Musical magic seems to have been a Thing in the 80s and early 90s, with examples by such giants of the genre as Anne McCaffrey and Mercedes Lackey. I’ve picked a slightly less well known book by Tanya Huff, that’s a pretty much perfect high fantasy example.
His tone picked up an edge. “I’d have to say you act exactly like a princess: high-handed, always wanting your own way, always assuming you’re right and everyone else is wrong.”
“I don’t always assume I’m right,” Annice protested. “It just usually turns out that I am, and oh, center it, I knew it was going to rain.”
Annice is a bard, and her job is to walk the length and breadth of the kingdom, hearing and delivering news, and to Sing one or all of the four quarters (air, earth, fire and water) — using the magic of the music to affect the world around her. But she wasn’t always a bard — Annice gave up a life of luxury as a princess to join the bard community, angering her brother the King, who disinherited her and declared that if she ever married or had children, it would be an act of treason. And now Annice is accidentally pregnant.
From this controversial setup, things just get worse for Annice and the people around her: the other bards are implicated by failing to disclose her pregnancy to the King, the father of her unborn child is falsely accused of treason and sentenced to death, and behind everything there’s a dastardly plot that puts the whole kingdom in danger. At each part of the story, many characters are labouring under misapprehensions about the others’ actions and motivations, but the book is so well plotted that this is never confusing or overwhelming.
The magic comes from the Kigh, elemental spirits that respond to the bards’ singing. Their presence in the world is natural, and they behave like little fickle ghosts, mostly helpful but sometimes uncooperative, which makes the magic system, and the bards who practise it, more realistic.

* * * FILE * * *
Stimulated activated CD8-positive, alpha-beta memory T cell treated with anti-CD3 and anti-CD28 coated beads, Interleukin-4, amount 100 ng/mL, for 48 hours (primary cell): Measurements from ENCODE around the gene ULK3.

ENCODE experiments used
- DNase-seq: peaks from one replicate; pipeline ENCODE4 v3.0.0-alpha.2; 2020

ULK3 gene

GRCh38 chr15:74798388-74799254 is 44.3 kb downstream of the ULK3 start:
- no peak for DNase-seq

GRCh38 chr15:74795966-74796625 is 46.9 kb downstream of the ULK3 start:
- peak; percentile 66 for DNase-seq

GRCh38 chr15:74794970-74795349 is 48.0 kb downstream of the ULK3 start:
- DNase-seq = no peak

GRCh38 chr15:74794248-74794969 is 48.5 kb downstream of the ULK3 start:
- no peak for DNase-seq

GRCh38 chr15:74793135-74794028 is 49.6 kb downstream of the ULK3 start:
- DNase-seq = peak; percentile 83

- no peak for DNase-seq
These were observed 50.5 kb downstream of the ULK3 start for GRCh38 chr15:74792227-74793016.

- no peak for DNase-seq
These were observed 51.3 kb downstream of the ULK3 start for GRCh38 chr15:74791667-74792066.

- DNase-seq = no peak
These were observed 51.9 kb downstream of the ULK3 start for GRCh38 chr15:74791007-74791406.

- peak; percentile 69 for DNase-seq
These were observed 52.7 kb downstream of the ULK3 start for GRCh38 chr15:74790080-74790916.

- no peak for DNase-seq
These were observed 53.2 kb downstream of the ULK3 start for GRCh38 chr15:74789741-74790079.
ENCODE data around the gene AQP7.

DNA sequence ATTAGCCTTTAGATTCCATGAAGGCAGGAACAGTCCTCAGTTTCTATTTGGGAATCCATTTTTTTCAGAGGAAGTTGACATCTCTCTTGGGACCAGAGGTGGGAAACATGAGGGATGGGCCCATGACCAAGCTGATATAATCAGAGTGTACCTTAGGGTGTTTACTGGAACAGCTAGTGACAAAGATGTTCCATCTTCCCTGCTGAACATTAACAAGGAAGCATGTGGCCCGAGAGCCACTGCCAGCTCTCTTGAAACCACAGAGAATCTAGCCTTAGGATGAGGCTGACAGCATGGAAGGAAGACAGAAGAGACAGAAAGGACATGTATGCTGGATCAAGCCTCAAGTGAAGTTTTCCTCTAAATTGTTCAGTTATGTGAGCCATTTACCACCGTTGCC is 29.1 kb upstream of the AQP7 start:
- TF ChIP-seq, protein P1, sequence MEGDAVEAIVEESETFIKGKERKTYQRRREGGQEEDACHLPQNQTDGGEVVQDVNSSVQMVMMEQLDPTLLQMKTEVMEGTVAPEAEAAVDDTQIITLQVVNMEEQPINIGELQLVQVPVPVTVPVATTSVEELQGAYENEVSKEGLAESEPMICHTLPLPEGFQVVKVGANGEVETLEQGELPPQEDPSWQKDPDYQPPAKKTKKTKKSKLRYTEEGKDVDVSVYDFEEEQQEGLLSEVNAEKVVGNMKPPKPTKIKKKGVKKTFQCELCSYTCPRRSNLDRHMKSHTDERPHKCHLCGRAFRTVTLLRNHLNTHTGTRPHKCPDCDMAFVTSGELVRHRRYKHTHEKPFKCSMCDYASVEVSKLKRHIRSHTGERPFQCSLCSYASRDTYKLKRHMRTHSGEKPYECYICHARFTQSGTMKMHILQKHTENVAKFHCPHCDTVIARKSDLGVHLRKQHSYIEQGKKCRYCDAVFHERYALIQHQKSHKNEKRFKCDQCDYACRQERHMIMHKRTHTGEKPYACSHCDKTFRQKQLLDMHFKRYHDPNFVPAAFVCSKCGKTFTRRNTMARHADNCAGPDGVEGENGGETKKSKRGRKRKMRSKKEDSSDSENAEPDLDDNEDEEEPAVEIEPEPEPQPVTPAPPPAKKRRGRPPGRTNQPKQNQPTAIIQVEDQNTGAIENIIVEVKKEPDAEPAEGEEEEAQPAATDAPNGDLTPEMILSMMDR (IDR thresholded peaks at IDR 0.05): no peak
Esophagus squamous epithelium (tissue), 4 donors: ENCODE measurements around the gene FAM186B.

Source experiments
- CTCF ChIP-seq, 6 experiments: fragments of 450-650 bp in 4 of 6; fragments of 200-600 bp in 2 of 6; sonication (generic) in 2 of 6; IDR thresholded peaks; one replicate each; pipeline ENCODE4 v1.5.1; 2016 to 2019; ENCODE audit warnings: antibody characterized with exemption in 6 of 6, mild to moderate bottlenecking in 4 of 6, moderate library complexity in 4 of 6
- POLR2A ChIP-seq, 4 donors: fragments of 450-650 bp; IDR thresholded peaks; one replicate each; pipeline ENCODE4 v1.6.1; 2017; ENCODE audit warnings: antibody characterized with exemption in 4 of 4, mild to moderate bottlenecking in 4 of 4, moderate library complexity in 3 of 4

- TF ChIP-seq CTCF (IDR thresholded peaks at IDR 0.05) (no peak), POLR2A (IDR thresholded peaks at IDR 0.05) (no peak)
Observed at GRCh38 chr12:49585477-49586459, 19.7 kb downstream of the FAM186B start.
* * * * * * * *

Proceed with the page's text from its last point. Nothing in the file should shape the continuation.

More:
Annice spends most of the book pregnant, which is unusual in a fantasy novel. I was relieved to discover that she doesn’t merely swan around in a healthy maternal glow: she gets stretch marks, her ankles swell and she has awful morning sickness, but tries to power through it, and gets frustrated when her body won’t let her do the things that she wants.
And we soon discover that Annice isn’t used to not doing the things she wants! One of the most satisfying parts of the story was watching her relationships with other people slowly change from her railroading them into her schemes, to more equal partnerships of compromise and reconciliation. And even when she’s being extremely difficult, it’s usually for a good reason, so that you’re always rooting for her (even though you sympathise with her friends’ frustration). Not only are the characters really well imagined, but their relationships and reactions to each other are beautifully thought out: complex and often difficult, but always completely believable.
I loved every aspect of this book, and it’s one of the strongest high fantasy books I’ve read for a while.